Casperson agreed.

“The regulations contained in current law for beach grooming activities inhibit the property owner’s ability to enjoy and use their beaches,” Casperson said. “This measure presents a sensible balance between preservation of some coastal wetland areas and private property owners’ rights to groom their beaches and help to control the spread of invasive species.”

SB 1052 now awaits the governor’s signature.

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Senate approves Duck Lake fire resolution

For Immediate Release
June 14, 2012

Contact: Marty Fittante
517-373-7840

Senate approves Duck Lake fire resolution

LANSING, Mich.— A resolution to urge the president of the United States to declare a major disaster or emergency for areas in Michigans Upper Peninsula impacted by the Duck Lake wildfire was adopted by the Michigan Senate Thursday, said sponsor Sen. Tom Casperson, R-Escanaba.

“This resolution requests that the federal government do its duty in protecting the people of Michigan by aiding our residents in extinguishing the blazes in the Duck Lake area,” Casperson said.

The Duck Lake fire in Luce County began May 24, following a lightning strike. As of June 6, the wildfire has covered 21,112 acres and destroyed 49 cabins and homes, including a motel and store, 23 garages, 38 sheds and 26 campers. Michigans third largest wildfire has caused extensive damage and irreparably changed peoples lives.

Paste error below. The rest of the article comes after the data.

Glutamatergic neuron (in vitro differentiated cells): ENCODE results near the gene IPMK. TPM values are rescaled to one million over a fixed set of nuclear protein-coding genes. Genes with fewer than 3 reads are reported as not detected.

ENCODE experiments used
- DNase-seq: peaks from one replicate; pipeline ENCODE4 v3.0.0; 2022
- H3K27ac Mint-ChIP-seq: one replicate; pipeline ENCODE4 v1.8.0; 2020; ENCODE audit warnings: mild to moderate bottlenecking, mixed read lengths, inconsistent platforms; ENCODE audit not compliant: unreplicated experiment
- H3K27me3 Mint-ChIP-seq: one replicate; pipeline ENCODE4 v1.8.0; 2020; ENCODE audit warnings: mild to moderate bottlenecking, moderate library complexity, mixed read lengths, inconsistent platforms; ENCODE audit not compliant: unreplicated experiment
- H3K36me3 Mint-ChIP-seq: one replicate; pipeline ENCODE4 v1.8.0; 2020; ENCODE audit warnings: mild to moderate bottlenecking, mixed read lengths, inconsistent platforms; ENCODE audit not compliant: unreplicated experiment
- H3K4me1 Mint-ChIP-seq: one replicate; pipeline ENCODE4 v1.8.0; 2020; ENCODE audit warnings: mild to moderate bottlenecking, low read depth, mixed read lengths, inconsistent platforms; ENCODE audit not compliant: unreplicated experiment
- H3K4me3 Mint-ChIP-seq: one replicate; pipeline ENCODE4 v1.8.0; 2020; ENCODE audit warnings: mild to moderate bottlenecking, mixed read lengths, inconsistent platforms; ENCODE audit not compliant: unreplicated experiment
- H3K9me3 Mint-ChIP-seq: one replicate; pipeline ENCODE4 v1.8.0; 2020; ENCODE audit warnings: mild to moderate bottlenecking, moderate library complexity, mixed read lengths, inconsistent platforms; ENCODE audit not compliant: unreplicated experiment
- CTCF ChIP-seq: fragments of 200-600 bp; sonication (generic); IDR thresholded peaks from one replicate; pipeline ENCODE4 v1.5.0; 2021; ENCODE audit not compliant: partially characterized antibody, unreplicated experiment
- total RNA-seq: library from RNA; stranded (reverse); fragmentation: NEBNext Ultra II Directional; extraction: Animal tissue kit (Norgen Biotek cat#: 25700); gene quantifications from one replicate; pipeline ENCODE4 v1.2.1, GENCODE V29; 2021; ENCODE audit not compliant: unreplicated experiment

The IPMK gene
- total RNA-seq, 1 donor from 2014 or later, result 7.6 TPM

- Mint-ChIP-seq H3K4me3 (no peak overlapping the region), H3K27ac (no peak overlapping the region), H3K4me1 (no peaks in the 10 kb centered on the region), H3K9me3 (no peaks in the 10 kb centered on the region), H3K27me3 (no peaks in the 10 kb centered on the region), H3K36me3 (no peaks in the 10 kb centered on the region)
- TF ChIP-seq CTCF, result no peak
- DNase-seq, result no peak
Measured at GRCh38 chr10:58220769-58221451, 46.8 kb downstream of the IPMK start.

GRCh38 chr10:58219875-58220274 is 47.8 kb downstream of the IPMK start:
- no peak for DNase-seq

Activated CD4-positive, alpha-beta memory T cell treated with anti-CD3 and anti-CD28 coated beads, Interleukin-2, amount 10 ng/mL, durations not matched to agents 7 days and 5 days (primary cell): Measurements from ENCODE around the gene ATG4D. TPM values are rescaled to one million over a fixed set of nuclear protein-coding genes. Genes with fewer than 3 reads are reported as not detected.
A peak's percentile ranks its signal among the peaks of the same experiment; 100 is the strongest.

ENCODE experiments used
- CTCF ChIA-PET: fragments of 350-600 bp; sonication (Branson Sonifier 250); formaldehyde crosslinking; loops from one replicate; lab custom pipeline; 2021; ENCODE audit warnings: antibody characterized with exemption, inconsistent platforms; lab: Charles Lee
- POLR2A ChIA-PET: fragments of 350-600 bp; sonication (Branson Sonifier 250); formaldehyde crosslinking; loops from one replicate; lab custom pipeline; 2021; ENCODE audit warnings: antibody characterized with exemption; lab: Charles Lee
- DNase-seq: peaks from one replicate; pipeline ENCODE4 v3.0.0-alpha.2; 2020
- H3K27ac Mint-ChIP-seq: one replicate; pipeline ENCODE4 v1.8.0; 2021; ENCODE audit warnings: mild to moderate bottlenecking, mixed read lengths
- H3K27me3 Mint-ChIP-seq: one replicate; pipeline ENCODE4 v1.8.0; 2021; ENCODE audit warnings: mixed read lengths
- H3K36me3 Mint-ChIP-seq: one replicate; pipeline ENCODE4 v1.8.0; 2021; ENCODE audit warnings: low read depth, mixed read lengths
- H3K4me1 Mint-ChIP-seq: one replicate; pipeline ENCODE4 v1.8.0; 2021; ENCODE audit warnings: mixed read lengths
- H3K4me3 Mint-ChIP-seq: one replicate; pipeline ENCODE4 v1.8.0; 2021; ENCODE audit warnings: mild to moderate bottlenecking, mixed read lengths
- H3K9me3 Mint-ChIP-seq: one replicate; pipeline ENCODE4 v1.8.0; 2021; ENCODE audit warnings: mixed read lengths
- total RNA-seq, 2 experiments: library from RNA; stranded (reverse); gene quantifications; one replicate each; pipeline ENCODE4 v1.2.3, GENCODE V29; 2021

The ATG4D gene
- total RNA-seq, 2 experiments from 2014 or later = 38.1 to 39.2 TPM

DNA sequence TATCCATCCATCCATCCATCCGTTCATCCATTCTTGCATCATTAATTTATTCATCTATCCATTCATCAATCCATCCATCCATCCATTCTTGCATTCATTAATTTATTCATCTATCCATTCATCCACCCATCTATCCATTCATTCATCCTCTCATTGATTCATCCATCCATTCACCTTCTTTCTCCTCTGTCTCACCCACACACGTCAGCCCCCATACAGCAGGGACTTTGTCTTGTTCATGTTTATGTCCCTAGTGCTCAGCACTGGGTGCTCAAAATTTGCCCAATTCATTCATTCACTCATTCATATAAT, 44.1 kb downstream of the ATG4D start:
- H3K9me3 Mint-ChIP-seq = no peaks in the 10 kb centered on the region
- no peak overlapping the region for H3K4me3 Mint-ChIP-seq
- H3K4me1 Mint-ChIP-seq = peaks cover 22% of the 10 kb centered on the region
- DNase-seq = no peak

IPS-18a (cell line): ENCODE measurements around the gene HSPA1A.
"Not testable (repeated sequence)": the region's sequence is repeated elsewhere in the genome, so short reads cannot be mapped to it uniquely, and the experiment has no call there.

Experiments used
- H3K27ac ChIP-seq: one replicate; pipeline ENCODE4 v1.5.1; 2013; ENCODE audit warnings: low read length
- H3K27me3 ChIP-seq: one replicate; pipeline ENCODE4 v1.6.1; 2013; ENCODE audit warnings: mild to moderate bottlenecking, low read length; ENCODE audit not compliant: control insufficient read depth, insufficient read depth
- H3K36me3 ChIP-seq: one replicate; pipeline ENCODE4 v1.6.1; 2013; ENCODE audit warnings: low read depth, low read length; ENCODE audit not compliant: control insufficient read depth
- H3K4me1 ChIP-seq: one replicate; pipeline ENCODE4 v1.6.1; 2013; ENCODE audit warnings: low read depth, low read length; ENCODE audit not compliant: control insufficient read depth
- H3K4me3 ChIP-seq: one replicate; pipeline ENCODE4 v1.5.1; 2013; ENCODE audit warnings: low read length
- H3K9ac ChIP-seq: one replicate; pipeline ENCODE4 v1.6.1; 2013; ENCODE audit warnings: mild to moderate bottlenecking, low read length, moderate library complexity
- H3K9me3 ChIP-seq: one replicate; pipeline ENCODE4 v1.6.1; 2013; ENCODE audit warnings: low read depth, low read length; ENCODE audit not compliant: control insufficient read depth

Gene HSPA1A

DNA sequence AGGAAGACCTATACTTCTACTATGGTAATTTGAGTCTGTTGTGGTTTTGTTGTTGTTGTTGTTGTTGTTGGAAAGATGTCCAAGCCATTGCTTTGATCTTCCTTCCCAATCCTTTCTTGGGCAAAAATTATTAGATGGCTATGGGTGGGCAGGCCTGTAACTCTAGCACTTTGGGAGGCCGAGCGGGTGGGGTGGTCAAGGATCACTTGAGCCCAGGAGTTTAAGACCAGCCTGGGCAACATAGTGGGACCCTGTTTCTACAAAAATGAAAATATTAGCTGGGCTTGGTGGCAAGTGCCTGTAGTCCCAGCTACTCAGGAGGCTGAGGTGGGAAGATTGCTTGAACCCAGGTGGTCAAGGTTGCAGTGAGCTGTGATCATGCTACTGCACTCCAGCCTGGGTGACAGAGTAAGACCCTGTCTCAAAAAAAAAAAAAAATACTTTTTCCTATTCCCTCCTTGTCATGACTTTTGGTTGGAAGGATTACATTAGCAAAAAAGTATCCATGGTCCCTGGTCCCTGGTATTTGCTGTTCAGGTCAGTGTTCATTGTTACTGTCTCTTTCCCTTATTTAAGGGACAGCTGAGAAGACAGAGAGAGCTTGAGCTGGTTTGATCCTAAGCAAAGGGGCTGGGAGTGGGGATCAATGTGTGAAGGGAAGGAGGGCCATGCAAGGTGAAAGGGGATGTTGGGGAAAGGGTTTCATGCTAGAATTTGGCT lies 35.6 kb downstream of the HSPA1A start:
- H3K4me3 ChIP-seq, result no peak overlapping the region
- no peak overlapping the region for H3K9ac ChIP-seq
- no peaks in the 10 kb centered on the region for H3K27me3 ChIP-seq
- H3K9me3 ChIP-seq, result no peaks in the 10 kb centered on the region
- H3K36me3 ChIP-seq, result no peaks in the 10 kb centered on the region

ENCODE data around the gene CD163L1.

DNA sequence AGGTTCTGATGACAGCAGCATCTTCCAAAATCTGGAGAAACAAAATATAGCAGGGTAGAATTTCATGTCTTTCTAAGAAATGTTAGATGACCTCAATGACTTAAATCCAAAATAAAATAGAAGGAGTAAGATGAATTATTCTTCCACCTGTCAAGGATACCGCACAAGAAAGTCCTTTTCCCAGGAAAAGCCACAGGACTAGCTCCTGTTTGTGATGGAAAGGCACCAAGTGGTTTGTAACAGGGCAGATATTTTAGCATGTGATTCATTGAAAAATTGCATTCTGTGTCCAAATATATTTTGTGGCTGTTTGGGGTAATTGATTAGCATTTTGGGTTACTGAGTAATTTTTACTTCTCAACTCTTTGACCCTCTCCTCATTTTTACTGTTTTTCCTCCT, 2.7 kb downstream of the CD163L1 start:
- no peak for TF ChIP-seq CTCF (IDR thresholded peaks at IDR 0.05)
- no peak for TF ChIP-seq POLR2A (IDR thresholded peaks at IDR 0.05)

State Rep. Matt Huuki, R-Atlantic Mine, who is the author of the House version of the resolution- House Resolution 294, up for vote in the House today, thanked residents from his area for their testimony.

“Its important for legislators and state officials to have a common understanding of the devastation that has taken place,” Huuki said. “I want to thank Philip Nelson, Newberry fire chief; Mary Archambeau, Newberry Help Center coordinator; and Kevin Vanatta and Cathy Robinson, both local business owners.”

Huuki supports resolutions that draw attention for the people affected by the fire.

“I support and will advocate for measures to gain federal recognition of Duck Lake as a disaster area,” Huuki said. “For the sake of the wildlife and the residents, the president must swiftly respond.”